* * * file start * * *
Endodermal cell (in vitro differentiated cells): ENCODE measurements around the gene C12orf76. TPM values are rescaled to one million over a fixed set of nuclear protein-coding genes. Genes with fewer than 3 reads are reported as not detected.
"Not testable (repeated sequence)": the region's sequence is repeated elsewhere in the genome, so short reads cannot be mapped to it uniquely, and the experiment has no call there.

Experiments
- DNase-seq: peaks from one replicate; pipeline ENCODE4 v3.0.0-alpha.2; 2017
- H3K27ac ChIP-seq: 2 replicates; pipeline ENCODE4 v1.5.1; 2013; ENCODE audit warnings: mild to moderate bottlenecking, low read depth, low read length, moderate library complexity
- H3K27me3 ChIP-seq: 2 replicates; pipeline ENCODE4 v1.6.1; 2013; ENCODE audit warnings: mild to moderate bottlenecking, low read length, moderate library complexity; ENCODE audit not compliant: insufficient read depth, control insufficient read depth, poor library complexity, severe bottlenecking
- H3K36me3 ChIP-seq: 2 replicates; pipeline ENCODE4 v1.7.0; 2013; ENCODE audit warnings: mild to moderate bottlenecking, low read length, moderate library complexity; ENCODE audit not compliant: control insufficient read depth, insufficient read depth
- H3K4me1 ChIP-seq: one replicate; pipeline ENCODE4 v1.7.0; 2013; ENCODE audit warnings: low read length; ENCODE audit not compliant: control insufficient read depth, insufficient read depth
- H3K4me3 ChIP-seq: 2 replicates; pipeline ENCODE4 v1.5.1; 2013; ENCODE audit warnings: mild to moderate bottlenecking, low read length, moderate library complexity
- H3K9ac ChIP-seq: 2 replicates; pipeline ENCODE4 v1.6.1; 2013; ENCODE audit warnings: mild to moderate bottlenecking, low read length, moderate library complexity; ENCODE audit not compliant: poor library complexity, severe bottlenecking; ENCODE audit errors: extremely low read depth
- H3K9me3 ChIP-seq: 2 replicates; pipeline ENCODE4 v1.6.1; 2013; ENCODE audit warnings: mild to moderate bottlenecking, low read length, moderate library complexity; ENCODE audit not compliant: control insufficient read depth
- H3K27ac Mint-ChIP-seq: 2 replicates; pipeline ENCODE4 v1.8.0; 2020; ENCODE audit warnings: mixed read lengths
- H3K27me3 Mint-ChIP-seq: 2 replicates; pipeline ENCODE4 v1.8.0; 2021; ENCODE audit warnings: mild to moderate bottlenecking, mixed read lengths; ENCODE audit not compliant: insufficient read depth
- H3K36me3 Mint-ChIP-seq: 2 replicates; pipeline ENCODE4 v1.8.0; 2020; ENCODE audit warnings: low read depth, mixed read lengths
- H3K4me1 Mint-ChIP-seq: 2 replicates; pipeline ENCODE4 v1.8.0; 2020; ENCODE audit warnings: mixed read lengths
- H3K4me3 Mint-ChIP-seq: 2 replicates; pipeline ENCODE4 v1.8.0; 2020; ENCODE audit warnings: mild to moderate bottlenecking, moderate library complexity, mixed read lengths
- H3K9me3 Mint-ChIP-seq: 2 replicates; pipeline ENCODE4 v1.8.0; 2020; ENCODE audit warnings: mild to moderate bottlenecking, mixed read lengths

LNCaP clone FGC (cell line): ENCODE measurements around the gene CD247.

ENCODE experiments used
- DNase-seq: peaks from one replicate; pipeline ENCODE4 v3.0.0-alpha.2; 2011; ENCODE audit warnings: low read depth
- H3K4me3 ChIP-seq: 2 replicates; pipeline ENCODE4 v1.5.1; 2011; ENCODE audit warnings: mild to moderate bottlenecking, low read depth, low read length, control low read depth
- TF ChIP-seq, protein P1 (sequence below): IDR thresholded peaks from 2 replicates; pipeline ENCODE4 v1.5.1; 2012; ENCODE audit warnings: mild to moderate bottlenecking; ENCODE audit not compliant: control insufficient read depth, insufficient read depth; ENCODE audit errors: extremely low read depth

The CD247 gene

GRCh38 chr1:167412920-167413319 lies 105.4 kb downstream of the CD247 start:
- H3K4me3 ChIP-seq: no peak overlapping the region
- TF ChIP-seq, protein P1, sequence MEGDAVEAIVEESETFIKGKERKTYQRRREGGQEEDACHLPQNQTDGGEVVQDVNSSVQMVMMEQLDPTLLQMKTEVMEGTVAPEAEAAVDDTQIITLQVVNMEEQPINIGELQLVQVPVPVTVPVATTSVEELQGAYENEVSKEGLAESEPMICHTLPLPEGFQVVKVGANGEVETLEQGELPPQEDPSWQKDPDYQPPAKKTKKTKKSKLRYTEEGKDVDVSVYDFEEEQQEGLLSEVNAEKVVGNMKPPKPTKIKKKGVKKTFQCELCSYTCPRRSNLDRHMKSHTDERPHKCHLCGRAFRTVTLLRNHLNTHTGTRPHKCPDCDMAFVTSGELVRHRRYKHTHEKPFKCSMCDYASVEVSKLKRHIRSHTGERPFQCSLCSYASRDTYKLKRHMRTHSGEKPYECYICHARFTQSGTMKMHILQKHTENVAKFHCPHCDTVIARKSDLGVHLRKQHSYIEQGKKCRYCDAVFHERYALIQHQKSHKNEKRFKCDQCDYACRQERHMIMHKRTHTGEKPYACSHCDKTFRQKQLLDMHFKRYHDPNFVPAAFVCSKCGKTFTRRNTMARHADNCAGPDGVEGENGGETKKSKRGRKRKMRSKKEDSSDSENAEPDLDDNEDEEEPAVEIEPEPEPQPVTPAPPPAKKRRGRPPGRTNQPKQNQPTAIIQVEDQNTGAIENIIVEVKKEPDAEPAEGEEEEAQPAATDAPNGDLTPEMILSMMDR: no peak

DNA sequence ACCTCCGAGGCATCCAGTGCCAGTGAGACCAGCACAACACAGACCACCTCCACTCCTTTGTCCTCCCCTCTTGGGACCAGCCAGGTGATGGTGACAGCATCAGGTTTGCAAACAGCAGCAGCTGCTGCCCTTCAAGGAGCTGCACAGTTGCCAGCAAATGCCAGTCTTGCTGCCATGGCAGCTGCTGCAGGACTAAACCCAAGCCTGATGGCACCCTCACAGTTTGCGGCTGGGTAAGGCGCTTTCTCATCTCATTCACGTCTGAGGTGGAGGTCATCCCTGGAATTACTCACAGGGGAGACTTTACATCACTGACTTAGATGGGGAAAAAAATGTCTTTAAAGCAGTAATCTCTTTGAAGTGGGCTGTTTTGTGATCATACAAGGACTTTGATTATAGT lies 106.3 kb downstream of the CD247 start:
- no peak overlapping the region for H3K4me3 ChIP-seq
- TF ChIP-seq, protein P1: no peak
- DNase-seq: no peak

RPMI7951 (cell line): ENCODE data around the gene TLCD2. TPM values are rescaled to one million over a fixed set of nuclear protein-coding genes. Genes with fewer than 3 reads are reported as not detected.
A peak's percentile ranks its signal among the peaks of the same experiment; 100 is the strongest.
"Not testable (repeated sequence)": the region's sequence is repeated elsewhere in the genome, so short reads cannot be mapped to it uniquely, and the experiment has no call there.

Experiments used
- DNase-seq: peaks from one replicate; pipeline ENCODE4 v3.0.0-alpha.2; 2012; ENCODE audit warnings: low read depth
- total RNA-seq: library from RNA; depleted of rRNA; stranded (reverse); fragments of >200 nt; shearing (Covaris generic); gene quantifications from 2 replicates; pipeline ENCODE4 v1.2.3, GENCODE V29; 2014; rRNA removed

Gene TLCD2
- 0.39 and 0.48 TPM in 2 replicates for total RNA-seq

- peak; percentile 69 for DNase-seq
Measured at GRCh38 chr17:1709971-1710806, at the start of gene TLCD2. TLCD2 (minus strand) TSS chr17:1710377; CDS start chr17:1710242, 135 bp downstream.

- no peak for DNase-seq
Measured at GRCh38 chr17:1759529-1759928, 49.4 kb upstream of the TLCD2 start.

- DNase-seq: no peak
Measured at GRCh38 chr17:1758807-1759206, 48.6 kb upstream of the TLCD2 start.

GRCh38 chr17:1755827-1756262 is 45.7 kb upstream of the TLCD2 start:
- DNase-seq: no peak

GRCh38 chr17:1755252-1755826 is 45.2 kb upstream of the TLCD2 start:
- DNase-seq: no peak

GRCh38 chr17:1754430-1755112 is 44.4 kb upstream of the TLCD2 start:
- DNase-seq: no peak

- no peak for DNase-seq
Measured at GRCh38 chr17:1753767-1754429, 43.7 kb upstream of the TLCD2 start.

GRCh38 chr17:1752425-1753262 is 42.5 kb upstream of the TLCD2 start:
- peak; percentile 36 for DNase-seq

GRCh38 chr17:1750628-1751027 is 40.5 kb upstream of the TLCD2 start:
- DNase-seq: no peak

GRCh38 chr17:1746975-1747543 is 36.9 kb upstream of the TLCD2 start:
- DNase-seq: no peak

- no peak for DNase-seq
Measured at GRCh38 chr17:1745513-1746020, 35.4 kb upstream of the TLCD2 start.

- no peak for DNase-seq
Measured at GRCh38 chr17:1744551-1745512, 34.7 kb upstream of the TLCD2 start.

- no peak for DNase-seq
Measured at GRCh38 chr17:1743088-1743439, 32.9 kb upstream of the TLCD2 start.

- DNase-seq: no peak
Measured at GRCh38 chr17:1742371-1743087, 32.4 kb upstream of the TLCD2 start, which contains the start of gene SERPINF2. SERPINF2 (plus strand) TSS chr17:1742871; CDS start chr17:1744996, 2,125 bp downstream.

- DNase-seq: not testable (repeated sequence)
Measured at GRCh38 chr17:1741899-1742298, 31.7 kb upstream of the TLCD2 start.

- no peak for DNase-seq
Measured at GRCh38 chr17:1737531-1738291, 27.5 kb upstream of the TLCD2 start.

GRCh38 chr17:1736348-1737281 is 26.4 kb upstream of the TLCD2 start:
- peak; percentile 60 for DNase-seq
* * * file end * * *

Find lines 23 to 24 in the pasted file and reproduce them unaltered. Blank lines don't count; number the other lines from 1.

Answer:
The CD247 gene

GRCh38 chr1:167412920-167413319 lies 105.4 kb downstream of the CD247 start: